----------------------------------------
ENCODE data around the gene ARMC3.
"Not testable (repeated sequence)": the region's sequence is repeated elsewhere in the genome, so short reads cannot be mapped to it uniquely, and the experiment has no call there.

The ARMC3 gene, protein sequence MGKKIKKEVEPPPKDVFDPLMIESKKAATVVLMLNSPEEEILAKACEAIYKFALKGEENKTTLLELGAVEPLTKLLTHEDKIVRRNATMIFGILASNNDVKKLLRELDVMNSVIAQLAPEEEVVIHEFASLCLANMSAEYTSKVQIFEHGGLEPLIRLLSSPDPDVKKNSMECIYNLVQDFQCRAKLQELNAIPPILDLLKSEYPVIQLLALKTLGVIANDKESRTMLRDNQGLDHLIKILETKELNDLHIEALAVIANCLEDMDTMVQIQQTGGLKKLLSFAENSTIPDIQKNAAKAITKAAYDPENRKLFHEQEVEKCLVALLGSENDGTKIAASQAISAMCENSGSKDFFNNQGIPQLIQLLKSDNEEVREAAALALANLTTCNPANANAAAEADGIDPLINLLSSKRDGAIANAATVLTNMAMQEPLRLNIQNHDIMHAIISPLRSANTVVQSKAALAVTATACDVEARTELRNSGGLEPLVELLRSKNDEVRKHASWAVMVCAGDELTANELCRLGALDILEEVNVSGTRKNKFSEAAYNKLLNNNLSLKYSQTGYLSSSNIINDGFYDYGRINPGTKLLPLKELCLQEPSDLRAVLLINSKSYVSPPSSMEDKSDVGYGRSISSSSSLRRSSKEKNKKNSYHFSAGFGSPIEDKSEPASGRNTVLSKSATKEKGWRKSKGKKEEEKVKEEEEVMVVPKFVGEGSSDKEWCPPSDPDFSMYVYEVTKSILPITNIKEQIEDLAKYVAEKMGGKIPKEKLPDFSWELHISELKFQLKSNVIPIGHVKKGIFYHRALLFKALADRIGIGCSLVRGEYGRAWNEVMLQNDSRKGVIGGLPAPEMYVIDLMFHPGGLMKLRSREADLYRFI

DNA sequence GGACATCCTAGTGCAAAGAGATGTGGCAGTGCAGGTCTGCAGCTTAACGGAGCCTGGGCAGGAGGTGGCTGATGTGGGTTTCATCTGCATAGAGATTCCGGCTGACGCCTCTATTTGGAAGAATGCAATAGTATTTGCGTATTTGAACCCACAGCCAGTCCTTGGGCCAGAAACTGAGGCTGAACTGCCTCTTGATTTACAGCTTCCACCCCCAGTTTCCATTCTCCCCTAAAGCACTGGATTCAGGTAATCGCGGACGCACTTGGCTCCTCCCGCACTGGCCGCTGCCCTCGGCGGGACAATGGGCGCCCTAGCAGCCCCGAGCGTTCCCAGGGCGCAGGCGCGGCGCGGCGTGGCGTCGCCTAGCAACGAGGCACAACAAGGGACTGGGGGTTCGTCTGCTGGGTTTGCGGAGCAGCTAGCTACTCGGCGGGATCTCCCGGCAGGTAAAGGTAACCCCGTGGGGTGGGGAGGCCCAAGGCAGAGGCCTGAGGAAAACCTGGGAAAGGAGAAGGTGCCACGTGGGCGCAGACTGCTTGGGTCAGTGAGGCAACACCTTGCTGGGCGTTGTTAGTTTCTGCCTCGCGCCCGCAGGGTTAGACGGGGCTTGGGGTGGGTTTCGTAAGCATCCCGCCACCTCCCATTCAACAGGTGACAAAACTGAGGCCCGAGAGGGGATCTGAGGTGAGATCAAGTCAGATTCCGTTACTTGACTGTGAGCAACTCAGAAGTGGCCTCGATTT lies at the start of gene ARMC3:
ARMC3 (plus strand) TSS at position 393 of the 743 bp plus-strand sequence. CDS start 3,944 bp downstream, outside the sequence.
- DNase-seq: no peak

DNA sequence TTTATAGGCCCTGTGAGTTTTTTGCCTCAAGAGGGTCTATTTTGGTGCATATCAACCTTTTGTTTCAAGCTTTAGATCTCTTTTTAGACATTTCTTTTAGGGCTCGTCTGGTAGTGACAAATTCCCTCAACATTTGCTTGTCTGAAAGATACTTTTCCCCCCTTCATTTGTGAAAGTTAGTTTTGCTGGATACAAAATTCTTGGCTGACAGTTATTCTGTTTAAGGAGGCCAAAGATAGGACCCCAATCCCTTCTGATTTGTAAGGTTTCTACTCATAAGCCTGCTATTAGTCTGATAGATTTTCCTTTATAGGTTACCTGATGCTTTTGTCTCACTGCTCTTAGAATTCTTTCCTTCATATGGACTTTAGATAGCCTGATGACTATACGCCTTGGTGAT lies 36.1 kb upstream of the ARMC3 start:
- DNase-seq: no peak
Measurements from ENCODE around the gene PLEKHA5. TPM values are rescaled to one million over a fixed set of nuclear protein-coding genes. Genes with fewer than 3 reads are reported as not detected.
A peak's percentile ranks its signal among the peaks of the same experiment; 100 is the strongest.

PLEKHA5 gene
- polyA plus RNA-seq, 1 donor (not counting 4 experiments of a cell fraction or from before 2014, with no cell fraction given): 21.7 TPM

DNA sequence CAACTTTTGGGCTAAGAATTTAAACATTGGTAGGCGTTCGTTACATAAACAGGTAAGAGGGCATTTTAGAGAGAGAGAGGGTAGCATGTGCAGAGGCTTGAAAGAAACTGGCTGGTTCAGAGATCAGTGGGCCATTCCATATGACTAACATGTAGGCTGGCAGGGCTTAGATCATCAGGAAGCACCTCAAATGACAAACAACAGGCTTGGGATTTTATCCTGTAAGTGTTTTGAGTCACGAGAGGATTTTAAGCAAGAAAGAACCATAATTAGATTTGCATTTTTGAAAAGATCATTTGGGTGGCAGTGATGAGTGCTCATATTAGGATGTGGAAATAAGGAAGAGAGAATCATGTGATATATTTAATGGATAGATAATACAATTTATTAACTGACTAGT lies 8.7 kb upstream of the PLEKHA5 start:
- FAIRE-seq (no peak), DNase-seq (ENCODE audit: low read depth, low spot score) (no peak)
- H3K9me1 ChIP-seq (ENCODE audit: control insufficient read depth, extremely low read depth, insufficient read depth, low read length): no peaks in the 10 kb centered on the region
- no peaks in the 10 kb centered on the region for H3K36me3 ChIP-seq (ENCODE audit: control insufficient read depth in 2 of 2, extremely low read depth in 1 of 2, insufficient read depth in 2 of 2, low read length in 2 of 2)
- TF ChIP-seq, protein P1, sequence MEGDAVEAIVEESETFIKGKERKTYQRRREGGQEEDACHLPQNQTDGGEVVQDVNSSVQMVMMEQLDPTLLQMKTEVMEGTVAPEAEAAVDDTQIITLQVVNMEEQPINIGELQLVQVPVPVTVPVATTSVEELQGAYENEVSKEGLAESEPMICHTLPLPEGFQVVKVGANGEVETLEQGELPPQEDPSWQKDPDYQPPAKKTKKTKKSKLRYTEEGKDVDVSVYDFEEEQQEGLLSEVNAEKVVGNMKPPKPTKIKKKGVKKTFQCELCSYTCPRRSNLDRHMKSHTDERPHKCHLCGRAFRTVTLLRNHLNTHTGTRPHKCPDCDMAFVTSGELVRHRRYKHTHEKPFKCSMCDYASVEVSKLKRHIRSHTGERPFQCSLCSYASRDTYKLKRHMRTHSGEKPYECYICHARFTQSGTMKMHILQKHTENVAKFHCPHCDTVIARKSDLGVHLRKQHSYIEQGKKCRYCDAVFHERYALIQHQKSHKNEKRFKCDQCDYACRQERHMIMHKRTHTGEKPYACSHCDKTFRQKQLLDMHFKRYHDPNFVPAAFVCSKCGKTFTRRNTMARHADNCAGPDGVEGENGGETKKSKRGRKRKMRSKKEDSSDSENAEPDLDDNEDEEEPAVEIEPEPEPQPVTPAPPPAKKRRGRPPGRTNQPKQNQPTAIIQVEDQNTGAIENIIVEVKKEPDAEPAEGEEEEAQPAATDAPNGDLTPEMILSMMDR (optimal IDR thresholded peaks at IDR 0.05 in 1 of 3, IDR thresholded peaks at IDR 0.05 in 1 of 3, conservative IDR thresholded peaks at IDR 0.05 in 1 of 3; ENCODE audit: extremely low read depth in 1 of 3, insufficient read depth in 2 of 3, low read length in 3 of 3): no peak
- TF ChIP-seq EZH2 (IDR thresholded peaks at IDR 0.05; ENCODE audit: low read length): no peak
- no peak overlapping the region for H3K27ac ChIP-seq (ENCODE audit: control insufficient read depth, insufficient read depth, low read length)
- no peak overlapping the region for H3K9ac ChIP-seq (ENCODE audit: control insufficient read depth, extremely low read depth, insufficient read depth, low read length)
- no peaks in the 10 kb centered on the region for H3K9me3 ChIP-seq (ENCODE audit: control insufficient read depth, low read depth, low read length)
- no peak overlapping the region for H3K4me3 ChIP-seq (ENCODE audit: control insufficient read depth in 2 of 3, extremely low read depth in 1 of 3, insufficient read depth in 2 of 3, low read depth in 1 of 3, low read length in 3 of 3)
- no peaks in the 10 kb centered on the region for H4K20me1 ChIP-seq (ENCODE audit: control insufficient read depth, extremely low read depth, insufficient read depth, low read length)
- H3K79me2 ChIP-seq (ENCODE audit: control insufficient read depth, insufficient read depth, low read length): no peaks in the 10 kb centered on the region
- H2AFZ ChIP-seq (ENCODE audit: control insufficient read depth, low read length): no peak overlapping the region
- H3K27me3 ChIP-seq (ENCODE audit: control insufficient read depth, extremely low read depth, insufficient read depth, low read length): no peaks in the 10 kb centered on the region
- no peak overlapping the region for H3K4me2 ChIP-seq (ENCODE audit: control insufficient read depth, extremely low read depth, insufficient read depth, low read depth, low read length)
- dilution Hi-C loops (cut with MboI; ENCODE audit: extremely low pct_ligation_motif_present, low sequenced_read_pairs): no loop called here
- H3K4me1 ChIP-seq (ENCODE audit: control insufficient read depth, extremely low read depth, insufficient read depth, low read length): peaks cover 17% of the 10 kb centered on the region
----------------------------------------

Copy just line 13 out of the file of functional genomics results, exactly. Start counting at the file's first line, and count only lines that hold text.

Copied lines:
DNA sequence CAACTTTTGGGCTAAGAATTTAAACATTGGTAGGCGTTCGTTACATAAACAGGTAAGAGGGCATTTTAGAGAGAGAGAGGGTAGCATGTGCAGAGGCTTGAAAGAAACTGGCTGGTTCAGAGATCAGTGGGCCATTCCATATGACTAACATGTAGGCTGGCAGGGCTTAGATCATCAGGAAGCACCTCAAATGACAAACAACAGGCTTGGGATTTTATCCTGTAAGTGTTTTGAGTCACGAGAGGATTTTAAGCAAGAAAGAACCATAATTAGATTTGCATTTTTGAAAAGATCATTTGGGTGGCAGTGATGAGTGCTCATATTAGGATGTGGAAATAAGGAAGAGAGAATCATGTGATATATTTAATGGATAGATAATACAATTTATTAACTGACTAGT lies 8.7 kb upstream of the PLEKHA5 start: